Relentless Savage has successfully launched, first in e-book formats and now in paperback format for those readers who, like me, have a fondness for bound paper books. iBooks has selected Relentless Savage for best new Mystery & Thriller… this is very exciting! I had to attache a screen shot from the iTunes store, and there on the right you’ll see Relentless Savage. Only in my wildest dreams would I have imagined one of my action-thrillers listed right there with Clive Cussler, Steve Berry, Harlan Coben, James Paterson, and others… but there it is. All I can say is thank you.iBooks best pick

Okay, now for news of a different type. I’ve completed the first draft of Peter Savage #3 and am working over the manuscript now. Shortly it will be sent to my editor. If you had a chance to see my conversation with Kerri Stewart (host of My Window), you already know that book #3 is set in Eastern Europe (if you missed it, here is the link). This was fun to write, and I drew heavily from conversations with a colleague who is from Belarus (he went to college in Minsk). There is new science and engineering, and some new characters… more about that in the months leading up to the release. Gary Porter will be back, so if you are a fan of the sharp-witted computer security specialist and part-time hacker, you’ll be in for a treat.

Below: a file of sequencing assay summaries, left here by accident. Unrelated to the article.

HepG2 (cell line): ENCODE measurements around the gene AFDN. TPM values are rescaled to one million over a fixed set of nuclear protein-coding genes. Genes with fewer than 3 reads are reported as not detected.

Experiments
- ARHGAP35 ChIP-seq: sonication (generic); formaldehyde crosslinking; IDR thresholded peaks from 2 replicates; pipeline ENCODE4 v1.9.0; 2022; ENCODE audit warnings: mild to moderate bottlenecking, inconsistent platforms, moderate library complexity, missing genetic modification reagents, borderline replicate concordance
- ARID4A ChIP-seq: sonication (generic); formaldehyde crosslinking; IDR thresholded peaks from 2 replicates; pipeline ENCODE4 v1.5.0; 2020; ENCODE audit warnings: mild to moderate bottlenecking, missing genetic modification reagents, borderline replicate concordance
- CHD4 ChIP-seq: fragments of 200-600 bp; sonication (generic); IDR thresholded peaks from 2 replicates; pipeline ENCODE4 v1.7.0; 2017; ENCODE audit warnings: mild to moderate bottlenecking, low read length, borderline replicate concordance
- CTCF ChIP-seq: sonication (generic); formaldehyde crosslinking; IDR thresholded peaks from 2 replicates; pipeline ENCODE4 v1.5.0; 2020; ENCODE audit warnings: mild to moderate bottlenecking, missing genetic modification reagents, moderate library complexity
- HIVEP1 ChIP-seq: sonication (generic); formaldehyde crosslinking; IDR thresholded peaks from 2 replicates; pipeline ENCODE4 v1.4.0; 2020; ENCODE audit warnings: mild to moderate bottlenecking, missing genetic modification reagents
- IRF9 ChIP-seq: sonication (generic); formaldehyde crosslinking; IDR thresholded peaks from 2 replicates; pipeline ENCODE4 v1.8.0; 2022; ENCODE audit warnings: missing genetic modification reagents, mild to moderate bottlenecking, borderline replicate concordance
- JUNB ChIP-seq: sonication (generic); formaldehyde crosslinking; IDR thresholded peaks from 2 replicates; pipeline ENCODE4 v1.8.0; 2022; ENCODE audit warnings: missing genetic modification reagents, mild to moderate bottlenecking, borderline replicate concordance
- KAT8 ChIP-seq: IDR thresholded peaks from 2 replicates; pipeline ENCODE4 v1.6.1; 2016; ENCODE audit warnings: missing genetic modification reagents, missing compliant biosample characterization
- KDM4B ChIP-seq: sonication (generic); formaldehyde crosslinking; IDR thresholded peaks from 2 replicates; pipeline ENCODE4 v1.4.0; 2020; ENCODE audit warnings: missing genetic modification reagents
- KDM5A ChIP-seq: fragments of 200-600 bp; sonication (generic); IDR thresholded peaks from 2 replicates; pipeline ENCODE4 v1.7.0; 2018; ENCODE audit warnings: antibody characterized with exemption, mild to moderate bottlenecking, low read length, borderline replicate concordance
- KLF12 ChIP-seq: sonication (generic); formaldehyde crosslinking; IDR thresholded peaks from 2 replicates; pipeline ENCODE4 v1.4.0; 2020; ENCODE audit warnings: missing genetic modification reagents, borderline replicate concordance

There will be a book #4. I am already turning over plot ideas and will start outlining and then drafting soon.

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Dave Edlund discusses recent thriller Relentless Savage

Recently I had the pleasure of discussing the sequel to Crossing Savage with host of My Window, Kerri Stewart. It’s always enjoyable to talk about what motivations push my writing in one direction or another, as well as what is coming next. If you are curious, Russian AA batteryplease watch this short video (it’s only a few minutes).

The rough draft of the third Peter Savage novel is completed and it will go my editor soon. This installment in the Peter Savage series was fun to write, and is based on factual science and geopolitics, as is my style. Stay tuned for more!

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Awards for Crossing Savage

BFA-LogoThe last week has been filled with wonderful news. Crossing Savage is a finalist in the IBPA (Independent Book Publishers Association) 2015 Benjamin Franklin Award for Best Popular Fiction, plus it is a finalist in the INDIEFAB 2014 Best Book (thriller/suspense), sponsored by Foreward Review Magazine! To say I am excited is an understatement, and I am deeply appreciative to all those at Light Messages Publishing who helped bring Crossing Savage to life, and thanks to all of you, the readers and fans of Peter Savage.indiefab-logo-name

If you are a reader of Nook books, mark your calendar. On March 22 Crossing Savage is the Daily Find and all day it will be priced at $1.99, so don’t miss out!